Deep in the Gospel of Matthew today, Jesus offers a parable about what else, but a rough relationship between owner and tenant. However, in Jesus' story it's not the landlord who abuses his power and fails to care for those living on his land. No, it's the tenants who takes advantage of the landowner's trust and generosity.
Jesus had entered the final week of his life. It was time for any doubts about his mission and message -- among both his disciples and enemies alike -- to be cleared away. It was time to increase the intensity. So Jesus laid out this accusatory parable. In doing so, he opened the oven, cranked it to 450 degrees and filled the air around him with blistering heat, thus bringing his ministry in Jerusalem to a rolling boil.
The message was clear.
God is like a landlord who has leased his vineyard -- his kingdom -- to Israel as laborers. The time has come for God to demand fruit from his workers. He wants to see faith in his promises, repentance of sins and trust in his messengers. He wants his vineyard producing a wine that leaves the boundaries of the kingdom walls and fills the entire world with the goodness of what he grows. But rather than produce a measurable crop for the owner, the vineyard's residents have sat on their hands and have nothing to show him. As if that weren't bad enough, they've ignored his warnings of eviction and murdered every prophet he'd sent to represent his interests.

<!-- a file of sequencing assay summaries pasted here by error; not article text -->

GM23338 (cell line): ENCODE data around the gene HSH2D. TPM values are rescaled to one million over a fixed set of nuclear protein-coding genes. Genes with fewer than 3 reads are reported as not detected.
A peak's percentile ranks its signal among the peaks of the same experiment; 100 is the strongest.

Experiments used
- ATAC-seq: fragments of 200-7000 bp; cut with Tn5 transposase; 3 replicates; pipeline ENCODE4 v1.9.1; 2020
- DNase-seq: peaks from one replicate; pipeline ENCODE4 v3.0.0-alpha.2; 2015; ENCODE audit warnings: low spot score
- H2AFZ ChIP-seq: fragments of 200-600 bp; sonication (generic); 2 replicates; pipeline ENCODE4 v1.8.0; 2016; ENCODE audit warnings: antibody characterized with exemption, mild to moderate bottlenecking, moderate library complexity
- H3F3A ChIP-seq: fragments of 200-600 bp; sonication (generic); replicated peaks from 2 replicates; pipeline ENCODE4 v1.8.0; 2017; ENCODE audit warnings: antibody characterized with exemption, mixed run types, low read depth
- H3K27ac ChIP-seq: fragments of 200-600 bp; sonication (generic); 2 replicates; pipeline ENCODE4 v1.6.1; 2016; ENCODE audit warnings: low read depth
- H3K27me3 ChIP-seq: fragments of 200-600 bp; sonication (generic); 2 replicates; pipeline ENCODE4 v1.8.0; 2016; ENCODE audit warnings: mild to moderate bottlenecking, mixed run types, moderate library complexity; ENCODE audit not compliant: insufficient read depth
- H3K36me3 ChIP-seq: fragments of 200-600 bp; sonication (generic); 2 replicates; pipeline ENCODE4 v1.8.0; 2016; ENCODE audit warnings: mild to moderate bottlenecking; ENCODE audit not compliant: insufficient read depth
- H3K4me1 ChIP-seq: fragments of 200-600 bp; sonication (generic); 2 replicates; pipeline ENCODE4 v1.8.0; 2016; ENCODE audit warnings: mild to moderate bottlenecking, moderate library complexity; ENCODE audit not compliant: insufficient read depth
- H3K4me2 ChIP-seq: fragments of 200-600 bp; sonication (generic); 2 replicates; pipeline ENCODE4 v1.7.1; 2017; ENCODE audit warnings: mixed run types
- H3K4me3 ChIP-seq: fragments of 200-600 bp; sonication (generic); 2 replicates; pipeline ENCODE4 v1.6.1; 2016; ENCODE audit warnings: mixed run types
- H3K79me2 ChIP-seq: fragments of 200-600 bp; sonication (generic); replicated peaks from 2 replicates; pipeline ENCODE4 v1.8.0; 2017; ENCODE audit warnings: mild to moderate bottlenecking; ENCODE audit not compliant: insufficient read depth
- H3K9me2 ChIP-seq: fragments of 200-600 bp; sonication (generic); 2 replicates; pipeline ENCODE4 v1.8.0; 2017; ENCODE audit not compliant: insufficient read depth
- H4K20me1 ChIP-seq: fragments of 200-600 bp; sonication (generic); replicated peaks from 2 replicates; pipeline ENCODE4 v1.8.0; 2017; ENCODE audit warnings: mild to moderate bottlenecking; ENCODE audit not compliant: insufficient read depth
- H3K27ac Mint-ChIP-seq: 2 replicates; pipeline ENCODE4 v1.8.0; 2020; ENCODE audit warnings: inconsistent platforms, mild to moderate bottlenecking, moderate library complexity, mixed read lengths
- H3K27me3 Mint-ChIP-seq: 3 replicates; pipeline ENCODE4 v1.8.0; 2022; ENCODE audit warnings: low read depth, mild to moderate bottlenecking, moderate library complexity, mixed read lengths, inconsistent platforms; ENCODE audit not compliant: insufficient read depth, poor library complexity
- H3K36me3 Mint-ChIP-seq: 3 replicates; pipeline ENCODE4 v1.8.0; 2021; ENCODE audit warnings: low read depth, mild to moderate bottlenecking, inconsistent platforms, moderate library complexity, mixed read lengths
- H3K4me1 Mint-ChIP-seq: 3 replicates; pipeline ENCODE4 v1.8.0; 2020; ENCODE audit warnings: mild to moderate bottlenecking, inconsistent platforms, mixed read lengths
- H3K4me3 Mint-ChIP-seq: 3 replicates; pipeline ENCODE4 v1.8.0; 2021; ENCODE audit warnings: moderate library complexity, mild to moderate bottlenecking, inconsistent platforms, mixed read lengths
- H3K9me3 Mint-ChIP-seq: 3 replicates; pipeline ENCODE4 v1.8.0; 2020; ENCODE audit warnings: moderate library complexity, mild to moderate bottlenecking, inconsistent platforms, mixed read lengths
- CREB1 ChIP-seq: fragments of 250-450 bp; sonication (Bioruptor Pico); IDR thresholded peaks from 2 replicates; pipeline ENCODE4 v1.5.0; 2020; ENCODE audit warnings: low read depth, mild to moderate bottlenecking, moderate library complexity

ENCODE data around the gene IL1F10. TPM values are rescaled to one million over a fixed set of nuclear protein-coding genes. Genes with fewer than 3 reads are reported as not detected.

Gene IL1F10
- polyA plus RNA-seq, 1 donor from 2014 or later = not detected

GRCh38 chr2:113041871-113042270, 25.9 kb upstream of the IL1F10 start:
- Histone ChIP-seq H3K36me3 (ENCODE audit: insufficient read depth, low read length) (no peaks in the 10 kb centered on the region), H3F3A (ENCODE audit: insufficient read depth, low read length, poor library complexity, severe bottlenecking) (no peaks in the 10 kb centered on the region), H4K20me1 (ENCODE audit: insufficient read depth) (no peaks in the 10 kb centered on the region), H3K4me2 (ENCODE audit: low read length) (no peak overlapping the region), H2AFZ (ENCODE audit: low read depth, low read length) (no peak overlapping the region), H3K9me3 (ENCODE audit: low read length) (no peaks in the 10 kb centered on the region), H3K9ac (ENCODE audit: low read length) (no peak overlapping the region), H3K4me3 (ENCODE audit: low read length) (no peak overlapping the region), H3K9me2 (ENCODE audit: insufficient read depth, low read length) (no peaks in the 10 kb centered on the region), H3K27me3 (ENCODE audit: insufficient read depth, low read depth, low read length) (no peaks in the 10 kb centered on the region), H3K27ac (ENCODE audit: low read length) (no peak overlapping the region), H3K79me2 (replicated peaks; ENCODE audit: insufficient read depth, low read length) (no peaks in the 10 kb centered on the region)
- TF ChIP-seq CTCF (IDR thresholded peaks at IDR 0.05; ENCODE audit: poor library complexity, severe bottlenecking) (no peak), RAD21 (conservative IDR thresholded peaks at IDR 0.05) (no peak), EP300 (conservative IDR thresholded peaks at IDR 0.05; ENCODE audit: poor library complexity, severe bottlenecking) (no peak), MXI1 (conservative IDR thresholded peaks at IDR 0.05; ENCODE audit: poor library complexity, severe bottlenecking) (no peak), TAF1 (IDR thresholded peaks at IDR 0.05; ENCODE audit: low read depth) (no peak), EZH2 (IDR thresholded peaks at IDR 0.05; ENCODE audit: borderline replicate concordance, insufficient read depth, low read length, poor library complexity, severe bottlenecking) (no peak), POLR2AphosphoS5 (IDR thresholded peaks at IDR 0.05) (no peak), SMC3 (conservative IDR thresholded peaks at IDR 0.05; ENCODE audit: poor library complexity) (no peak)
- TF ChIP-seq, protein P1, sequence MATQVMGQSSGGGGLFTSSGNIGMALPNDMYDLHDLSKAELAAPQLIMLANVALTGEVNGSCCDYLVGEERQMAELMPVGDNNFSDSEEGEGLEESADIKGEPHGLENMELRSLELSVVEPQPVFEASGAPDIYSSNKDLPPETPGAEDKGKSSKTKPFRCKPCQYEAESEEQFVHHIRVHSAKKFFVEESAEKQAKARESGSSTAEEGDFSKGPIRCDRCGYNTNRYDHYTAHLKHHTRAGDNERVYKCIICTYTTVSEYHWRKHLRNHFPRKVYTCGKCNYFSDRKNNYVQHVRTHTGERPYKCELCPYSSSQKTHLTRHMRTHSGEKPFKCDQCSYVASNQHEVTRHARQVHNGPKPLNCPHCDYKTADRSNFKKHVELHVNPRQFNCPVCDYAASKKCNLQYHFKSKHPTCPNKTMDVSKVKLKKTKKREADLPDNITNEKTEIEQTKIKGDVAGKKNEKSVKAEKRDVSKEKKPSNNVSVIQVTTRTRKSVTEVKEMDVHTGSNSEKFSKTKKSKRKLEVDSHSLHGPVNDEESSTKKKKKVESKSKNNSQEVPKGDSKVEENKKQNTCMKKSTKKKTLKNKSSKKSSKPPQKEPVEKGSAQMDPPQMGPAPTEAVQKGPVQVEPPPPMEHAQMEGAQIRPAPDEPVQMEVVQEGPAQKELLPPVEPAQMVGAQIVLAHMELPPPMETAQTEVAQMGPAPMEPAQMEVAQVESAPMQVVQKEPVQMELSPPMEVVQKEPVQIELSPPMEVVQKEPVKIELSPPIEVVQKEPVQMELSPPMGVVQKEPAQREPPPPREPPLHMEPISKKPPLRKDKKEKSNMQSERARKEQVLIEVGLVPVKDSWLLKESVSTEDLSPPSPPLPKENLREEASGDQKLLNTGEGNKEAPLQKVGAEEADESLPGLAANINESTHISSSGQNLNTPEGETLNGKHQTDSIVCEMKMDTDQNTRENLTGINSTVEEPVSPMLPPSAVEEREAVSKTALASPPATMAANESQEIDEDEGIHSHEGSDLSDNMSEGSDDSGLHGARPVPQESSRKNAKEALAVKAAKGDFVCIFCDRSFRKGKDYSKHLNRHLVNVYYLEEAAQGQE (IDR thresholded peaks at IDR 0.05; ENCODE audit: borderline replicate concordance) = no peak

"Enough is enough," Jesus proclaimed. A time was at hand when "the kingdom of God will be taken away from you and given to a people producing its fruits." God is no nasty slumlord. Israel, however, was an unfaithful, unfruitful tenant. The time of eviction had come. The time for new tenants -- faith-filled, Messiah-following, cross-focused tenants -- had arrived.
Soon after saying all of this, Jesus would be arrested. Go figure.
Here's the thing. It's tempting for Christians today, you know, the new tenants manning the vineyard, to read these words as simply a rebuke of the old guard. But that would be terribly shortsighted. No, if your landlord feels the need to recount stories of previous renters who failed to pay on time, threw parties that garnered visits from the police, and who dared to paint walls without permission, he's not simply reminiscing about the past. It's instruction for you right now!
To be sure, God isn't about to kick the Church out of the kingdom and start from scratch. That's not in the plan. This parable is not a threat to us. But it is highly instructive for us. From it we can discern what God's expectations are for those who've been given the task of living in his kingdom, producing fruit and sending wine into the world.
This is a parable about stewardship. You know, managing God's stuff on God's behalf. There are two central aspects of stewardship. The first is what we've been entrusted with and the second is what in the world we're supposed to do with it.